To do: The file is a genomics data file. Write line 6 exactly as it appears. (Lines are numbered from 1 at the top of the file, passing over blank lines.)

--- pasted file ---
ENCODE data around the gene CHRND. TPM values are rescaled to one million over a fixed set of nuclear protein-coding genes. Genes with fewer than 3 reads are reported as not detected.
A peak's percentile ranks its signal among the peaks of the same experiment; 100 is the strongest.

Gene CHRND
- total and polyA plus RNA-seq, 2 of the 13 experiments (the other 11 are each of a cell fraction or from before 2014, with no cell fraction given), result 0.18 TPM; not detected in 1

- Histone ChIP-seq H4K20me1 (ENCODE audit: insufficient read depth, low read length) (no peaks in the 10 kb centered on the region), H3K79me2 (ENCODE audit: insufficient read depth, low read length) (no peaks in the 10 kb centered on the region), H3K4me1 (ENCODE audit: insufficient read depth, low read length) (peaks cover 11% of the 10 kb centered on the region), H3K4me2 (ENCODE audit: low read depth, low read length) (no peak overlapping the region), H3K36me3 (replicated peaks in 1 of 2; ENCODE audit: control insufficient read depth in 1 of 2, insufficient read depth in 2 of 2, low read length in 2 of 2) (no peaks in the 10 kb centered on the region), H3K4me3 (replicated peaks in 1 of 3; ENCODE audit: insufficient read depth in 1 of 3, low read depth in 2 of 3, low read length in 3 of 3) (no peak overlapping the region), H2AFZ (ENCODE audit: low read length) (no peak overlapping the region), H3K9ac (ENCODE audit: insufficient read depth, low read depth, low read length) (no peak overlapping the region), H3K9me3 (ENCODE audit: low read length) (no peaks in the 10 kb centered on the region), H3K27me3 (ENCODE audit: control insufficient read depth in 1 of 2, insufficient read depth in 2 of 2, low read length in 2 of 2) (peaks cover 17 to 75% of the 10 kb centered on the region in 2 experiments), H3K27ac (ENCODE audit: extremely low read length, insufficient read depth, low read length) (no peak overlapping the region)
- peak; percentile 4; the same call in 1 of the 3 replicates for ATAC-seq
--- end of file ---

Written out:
- peak; percentile 4; the same call in 1 of the 3 replicates for ATAC-seq